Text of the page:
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Syrian Arab Republic


ل.س Syrian Pound
Area:185,180 km2
Languages: Arabic
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Aleppo Castle
One of the oldest continuously inhabited cities in the world, Aleppo preserves remnants of more than four millennia of Near Eastern history. The Citadel of Aleppo is a densely layered microcosm of this long and complex history. The majority of the structures on the citadel were erected by the Ayyubids in the twelfth and thirteenth centuries, but substantial structures are also preserved from the Ottoman period (beginning in the sixteenth century). The citadel was built on a natural limestone outcropping rising some 100 feet (30 meters) above the level of the surrounding plain. Its high walls, imposing entry bridge, and great gateway remain largely intact and dominate the skyline of the city. Within its walls, the fabric of the citadel’s inner spaces has been compromised by a succession of invasions, earthquakes, and natural decay caused by exposure to the elements. Recent excavations uncovered substantial remains of an important Bronze Age neo-Hittite temple, in use for the most part of the third and second millennia B.C. The temple is decorated with an elaborate system of reliefs that depict deities and fantastic creatures and that are an important addition to the record of this early period in Syria’s history.
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Great Mosque of Aleppo
The Great Mosque of Aleppo is situated in the center of the city. The construction of the building dates ta the Omayyad period. The building has, however, undergone numerous repairs and changes before taking its present form. it was built approximately 1 O years after the Damascus Omayyad Mosque, and as such, is one of the first buildings of the early period of Islamic architecture. The mosque is situated in a commercial district, with bazaars and several madrasas nearby. Several buildings belonging ta the pre-Islamic period, including a Roman temple and a Byzantine church, were located near the mosque, and their remains can be seen today. The mosque has been altered by many repairs and renovations. In 715, the Omayyad Caliph Sulayman ibn Abd al-Malik commissioned the construction of a Friday Mosque on the site of a cathedral. Aleppo and its surroundings were attacked by the Byzantine Emperor Nikephoros il in 926. The building, damaged as a result of this attack, was repaired by Seyfuddevle al-Hamadani in 965. lıWıen the Great Seljuks ruled the region, the Sultan Malik Shah commissioned an important restoration campaign, and also added the minaret to the mosque. Repair and renovation activities were carried out in 1090 during the reign of his brother Tutus. One of the oldest parts of the building is the minaret. The minaret, with a square body, is remarkable tor its Kufic inscription bands, stylized plant and Rumi decorations, and stalactites.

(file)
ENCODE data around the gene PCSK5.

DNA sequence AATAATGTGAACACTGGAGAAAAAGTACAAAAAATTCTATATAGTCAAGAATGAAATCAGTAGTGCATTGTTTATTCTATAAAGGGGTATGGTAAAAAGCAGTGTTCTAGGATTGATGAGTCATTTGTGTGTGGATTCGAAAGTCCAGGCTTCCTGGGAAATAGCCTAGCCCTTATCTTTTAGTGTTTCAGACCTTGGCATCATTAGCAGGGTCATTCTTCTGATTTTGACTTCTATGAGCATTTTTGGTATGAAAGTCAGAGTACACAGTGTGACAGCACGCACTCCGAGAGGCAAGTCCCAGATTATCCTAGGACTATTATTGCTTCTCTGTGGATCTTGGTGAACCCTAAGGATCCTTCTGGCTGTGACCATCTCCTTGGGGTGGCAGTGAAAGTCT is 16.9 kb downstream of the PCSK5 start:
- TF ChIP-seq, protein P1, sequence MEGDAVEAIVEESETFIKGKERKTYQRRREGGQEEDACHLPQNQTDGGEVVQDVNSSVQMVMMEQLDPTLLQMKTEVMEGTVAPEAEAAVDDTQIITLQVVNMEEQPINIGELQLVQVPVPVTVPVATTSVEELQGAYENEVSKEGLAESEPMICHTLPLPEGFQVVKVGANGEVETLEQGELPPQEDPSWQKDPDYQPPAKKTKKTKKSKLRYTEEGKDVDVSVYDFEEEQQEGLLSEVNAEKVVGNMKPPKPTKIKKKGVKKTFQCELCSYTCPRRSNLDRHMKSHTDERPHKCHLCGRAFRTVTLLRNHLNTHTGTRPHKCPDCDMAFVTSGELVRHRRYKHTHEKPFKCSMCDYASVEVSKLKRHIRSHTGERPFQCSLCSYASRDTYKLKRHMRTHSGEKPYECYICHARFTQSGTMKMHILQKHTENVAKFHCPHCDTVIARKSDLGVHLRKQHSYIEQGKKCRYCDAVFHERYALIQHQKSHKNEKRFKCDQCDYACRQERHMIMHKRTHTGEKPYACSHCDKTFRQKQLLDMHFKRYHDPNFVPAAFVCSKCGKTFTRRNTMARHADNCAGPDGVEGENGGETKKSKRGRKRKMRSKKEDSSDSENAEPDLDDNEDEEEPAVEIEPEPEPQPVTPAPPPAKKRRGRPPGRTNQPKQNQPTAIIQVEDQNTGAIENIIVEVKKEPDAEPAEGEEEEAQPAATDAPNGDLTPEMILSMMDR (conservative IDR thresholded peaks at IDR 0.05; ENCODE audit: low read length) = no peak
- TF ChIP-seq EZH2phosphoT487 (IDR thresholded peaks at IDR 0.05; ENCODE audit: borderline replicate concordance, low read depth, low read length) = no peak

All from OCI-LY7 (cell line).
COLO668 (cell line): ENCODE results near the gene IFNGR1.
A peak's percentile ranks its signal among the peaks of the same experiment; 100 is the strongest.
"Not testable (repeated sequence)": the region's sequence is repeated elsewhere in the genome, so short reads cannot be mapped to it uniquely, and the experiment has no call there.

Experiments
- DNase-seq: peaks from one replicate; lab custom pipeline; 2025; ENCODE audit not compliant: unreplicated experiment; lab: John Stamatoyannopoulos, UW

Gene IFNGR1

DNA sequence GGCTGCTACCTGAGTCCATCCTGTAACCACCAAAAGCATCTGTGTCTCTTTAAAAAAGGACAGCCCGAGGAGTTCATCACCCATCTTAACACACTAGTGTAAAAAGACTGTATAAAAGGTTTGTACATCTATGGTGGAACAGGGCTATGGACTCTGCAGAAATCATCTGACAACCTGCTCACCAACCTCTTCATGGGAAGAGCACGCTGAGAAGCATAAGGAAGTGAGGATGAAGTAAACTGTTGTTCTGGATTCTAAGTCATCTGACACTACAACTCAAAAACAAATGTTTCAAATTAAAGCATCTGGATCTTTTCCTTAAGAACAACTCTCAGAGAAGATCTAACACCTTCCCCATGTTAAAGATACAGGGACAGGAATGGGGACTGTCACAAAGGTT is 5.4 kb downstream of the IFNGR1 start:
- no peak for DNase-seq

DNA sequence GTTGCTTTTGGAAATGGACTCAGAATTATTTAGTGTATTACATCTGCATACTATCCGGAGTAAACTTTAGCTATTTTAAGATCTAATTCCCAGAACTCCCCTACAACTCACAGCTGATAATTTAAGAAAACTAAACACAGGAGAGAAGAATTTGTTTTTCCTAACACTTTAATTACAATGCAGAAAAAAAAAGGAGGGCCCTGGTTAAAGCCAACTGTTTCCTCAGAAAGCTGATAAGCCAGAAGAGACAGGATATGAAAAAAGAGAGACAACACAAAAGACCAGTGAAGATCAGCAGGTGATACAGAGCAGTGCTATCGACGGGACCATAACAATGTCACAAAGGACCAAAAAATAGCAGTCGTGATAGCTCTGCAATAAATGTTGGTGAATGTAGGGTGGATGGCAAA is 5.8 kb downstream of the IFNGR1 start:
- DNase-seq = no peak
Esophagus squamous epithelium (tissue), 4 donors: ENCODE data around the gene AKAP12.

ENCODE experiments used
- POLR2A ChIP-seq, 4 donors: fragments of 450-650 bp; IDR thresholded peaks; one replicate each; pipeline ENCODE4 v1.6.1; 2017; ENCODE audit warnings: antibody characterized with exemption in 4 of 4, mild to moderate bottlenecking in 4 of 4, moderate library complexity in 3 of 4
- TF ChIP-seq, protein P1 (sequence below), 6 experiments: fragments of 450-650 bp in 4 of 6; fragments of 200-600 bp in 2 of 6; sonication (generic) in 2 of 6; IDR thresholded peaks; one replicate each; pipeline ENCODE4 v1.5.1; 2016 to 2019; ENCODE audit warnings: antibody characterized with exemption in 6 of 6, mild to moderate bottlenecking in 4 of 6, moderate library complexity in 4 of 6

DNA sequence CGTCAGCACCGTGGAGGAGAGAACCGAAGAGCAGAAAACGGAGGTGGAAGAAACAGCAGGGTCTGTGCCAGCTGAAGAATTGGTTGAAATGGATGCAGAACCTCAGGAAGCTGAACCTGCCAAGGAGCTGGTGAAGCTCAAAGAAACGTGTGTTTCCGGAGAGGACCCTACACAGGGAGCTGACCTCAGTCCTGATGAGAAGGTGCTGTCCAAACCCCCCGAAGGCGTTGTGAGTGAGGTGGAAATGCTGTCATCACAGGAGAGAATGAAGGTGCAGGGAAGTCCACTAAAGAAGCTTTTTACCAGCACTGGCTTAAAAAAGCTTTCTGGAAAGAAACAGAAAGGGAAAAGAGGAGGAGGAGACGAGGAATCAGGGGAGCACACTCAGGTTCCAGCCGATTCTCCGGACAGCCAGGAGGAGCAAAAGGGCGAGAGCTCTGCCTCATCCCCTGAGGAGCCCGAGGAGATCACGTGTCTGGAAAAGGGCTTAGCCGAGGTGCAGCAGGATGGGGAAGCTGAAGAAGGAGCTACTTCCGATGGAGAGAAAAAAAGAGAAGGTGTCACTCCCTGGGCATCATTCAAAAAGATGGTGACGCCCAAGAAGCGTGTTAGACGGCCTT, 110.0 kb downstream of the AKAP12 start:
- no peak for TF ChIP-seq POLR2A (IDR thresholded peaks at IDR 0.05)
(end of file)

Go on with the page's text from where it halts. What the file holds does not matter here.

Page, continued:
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National Museum of Aleppo
The earliest collection of art and archaeological artefacts for the National Museum of Aleppo dates back to 1928 and the museum was formally inaugurated in1931. Initially, it was devoted to the pre-Greco-Roman era, with works no later than 333 BC, most of which were based on finds from Tell Halaf. It was decided to move the collection from its original location in an Ottoman period building, which had become overcrowded, into a modern purpose-built museum, begun in 1967 and formally opened in 1972. It includes the following wings: Pre-historic art: dedicated to finds such as bones and pottery from the regions of Syria and the Euphrates Valley. Some items are about a million years old and the most recent piece dates to no later than 3,200 BC, after which writing was developed and art, became historic. Arab Islamic art: The method of display here is based on the item's function and medium, such as pottery, ceramics, metalwork and glass of the various Islamic dynasties as well as a collection of gold and silver coins of the Umayyad, Abbasid, Ayyubid and Mamluk periods. A stone cenotaph carved in floriated kufic calligraphy is a masterpiece of this hall. Medieval military equipment and an Ottoman wooden ceiling featured in a side chamber are also presented. Modern art: paintings by Syrian artists, particularly Aleppines, expressed in various styles such as realism, cubism, expressionism.;sy&type=museum&theme=ISL